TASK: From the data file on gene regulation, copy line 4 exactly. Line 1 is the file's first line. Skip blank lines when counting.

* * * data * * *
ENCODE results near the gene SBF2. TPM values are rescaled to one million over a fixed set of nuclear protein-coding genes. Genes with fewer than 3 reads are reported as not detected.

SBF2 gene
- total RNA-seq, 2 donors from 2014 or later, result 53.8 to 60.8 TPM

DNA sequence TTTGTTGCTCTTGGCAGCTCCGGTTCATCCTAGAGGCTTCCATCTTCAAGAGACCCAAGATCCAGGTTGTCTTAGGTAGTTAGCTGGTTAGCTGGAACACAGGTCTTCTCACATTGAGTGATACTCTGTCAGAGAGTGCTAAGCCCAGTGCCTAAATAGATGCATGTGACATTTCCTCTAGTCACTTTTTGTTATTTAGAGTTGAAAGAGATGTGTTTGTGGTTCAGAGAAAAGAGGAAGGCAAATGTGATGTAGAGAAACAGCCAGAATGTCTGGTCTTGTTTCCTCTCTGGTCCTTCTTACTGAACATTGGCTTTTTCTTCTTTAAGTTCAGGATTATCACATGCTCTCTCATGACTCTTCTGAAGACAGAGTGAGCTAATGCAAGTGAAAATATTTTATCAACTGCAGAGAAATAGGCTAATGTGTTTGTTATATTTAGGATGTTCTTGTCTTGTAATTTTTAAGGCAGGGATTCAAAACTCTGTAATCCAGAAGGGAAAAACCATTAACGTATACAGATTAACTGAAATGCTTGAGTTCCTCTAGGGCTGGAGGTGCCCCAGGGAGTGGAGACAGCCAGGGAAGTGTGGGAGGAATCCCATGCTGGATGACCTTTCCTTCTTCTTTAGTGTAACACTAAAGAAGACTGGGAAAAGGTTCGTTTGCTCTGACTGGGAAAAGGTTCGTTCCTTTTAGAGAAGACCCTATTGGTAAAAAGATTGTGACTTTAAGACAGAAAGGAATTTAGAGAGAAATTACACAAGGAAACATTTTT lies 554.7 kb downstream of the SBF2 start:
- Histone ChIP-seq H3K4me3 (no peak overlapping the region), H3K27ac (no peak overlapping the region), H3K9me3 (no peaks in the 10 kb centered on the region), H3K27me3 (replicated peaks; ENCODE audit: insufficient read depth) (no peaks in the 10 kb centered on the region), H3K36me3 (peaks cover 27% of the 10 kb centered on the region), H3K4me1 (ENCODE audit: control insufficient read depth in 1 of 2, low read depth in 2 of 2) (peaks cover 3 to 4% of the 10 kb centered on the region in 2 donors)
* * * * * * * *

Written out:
DNA sequence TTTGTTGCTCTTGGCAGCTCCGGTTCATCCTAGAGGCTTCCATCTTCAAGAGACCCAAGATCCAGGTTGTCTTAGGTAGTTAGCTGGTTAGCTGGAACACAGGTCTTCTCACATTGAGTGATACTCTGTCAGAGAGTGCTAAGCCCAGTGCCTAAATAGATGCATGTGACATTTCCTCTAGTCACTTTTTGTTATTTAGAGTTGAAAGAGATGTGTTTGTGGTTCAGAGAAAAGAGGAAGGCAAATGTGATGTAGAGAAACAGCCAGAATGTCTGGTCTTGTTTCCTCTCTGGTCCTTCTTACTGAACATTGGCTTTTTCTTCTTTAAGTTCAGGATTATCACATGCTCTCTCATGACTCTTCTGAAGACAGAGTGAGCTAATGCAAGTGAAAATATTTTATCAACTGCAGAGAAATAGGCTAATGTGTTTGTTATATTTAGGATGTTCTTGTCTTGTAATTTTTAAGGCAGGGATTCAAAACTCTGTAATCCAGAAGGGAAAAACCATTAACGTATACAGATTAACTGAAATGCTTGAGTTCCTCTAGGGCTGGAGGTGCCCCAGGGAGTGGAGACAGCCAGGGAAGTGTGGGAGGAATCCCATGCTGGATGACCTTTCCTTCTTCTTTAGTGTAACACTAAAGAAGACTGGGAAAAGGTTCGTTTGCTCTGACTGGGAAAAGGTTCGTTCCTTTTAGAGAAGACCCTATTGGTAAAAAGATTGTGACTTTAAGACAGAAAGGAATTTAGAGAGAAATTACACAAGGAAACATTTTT lies 554.7 kb downstream of the SBF2 start: